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Publication numberUS6881635 B1
Publication typeGrant
Application numberUS 10/708,746
Publication dateApr 19, 2005
Filing dateMar 23, 2004
Priority dateMar 23, 2004
Fee statusPaid
Also published asUS20050242340
Publication number10708746, 708746, US 6881635 B1, US 6881635B1, US-B1-6881635, US6881635 B1, US6881635B1
InventorsDureseti Chidambarrao, Effendi Leobandung, Anda C. Mocuta, Haining S. Yang, Huilong Zhu
Original AssigneeInternational Business Machines Corporation
Export CitationBiBTeX, EndNote, RefMan
External Links: USPTO, USPTO Assignment, Espacenet
Strained silicon NMOS devices with embedded source/drain
US 6881635 B1
Abstract
A planar NFET on a strained silicon layer supported by a SiGe layer achieves reduced external resistance by removing SiGe material outside the transistor body and below the strained silicon layer and replacing the removed material with epitaxial silicon, thereby providing lower resistance for the transistor electrodes and permitting better control over Arsenic diffusion.
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Claims(13)
1. A method of forming an NFET having a strained silicon transistor body in a layer of strained silicon, having a strained silicon layer thickness, disposed on a support layer of SiGe alloy, comprising the steps of:
forming a gate dielectric over said strained silicon transistor body;
forming a gate electrode over said gate dielectric;
forming a pair of temporary dielectric spacers on opposite sides of said gate electrode;
removing said strained silicon outside said transistor body and below said pair of temporary spacers by a substantially non-directional process, leaving a buffer portion of strained silicon in said strained silicon layer and a first S/D aperture outside said buffer portion;
forming an electrode layer of silicon in said first S/D aperture, making mechanical and electrical contact with said transistor body and with a portion of said support layer of SiGe below said first S/D aperture;
forming transition doped areas between said transistor body and electrode areas in said electrode layer on opposite sides of said transistor body; and
forming transistor electrodes in said electrode areas.
2. A method according to claim 1, further comprising a step of:
removing said pair of temporary dielectric spacers after said step of forming said electrode layer of silicon in said first aperture; and
forming said transition doped areas by implanting dopants in said electrode layer of silicon.
3. A method according to claim 2, further comprising a step of:
removing SiGe alloy from said support layer below said S/D aperture, thereby extending said first S/D aperture vertically downward to form a second S/D aperture; and
forming said electrode layer of silicon in said second aperture with an electrode layer thickness greater than said strained silicon layer thickness.
4. A method according to claim 1, in which said temporary spacers have a thickness abutting said strained silicon layer such that said buffer portion of strained silicon in said strained silicon layer has sufficient mechanical strength to maintain stress in said strained silicon body after said first aperture is formed.
5. A method according to claim 4, further comprising a step of:
removing said pair of temporary dielectric spacers after said step of forming said electrode layer of silicon in said first aperture; and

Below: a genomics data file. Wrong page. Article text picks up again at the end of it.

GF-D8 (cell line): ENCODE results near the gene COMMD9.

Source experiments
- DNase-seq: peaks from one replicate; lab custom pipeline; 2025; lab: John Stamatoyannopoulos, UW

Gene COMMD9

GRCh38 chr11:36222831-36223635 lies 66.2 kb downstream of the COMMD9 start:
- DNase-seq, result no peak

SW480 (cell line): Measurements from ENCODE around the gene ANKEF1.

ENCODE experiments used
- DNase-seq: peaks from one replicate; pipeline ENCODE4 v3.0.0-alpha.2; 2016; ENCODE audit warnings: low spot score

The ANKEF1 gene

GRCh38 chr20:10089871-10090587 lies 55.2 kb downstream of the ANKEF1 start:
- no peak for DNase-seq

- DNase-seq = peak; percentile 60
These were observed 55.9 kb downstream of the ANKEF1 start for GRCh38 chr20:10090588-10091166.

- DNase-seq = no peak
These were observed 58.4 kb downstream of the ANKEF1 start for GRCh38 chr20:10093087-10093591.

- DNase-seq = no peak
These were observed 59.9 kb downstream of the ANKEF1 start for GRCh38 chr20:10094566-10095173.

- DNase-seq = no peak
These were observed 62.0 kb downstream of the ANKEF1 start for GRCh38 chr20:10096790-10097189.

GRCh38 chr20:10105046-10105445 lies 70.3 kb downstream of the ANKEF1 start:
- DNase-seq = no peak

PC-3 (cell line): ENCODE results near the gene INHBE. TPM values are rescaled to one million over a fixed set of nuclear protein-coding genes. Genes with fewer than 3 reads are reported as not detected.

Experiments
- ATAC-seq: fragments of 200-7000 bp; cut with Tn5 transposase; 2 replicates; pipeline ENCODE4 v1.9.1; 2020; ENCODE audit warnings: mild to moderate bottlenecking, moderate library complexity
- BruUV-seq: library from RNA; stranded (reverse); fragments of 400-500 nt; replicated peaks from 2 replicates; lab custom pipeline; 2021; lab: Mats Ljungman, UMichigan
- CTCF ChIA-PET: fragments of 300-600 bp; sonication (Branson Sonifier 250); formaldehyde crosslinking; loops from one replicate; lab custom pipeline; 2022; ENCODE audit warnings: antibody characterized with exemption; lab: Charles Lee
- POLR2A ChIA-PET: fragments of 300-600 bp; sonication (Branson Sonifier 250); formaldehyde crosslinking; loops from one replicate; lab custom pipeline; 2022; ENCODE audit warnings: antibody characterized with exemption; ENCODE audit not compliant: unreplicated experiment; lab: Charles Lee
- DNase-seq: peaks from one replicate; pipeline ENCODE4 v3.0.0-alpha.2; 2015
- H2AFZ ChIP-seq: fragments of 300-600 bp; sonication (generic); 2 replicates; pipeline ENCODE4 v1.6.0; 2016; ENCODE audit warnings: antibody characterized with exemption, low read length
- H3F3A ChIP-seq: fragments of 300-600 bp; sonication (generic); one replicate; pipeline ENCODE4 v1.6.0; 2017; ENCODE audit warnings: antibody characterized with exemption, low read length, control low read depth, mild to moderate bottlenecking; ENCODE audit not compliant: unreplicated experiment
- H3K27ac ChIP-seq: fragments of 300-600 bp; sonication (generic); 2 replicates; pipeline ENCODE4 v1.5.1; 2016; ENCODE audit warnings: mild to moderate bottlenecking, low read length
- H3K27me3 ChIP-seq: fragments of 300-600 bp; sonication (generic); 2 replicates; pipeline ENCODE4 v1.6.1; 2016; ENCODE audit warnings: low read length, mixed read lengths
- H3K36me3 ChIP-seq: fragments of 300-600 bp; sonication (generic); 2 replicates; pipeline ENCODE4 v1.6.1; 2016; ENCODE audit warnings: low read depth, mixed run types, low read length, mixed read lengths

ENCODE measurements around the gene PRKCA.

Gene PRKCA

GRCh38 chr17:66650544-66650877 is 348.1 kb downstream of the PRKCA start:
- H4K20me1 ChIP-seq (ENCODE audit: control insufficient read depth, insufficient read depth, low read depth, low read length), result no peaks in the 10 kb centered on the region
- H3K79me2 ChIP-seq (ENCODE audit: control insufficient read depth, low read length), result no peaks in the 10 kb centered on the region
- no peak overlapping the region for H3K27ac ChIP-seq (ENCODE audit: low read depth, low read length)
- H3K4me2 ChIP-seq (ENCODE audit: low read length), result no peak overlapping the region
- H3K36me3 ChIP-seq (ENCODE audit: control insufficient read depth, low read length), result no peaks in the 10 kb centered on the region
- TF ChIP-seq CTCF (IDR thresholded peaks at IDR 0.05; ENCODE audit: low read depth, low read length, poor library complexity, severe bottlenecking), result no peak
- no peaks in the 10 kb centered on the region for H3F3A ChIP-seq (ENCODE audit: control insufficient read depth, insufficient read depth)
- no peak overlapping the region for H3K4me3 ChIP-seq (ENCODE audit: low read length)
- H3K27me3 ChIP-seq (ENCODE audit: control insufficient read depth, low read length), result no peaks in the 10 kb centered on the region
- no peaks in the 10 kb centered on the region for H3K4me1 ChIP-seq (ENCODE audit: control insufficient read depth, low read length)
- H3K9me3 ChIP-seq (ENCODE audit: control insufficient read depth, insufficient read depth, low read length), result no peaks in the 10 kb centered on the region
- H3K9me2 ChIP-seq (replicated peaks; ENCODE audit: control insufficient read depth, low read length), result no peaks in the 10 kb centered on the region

forming said transition doped areas by implanting dopants in said electrode layer of silicon.
6. A method according to claim 5, further comprising a step of:
removing SiGe alloy from said support layer below said S/D aperture, thereby extending said first S/D aperture vertically downward to form a second S/D aperture; and
forming said electrode layer of silicon in said second aperture with an electrode layer thickness greater than said strained silicon layer thickness.
7. A method according to claim 1, further comprising a step of:
removing SiGe alloy from said support layer below said S/D aperture, thereby extending said first S/D aperture vertically downward to form a second S/D aperture; and
forming said electrode layer of silicon in said second aperture with an electrode layer thickness greater than said strained silicon layer thickness.
8. A method according to claim 7, further comprising a step of:
after said step of forming said transition doped areas, forming a pair of spacers between said gate electrode and source and drain areas in said electrode layer of silicon on opposite sides of said gate electrode and forming source and drain electrodes in said source and drain areas.
9. A method according to claim 8, in which said temporary spacers have a thickness abutting said strained silicon layer such that said buffer portion of strained silicon in said strained silicon layer has sufficient mechanical strength to maintain stress in said strained silicon body after said first aperture is formed.
10. A method according to claim 1, in which said electrode layer of silicon is formed in said second aperture up to at least the level of said gate dielectric.
11. A method according to claim 10, in which said temporary spacers have a thickness abutting said strained silicon layer such that said buffer portion of strained silicon in said strained silicon layer has sufficient mechanical strength to maintain stress in said strained silicon body after said first aperture is formed.
12. A method according to claim 11, further comprising a step of:
removing said pair of temporary dielectric spacers after said step of forming said electrode layer of silicon in said first aperture; and
forming said transition doped areas by implanting dopants in said electrode layer of silicon.
13. A method according to claim 12, further comprising a step of:
removing SiGe alloy from said support layer below said S/D aperture, thereby extending said first S/D aperture vertically downward to form a second S/D aperture; and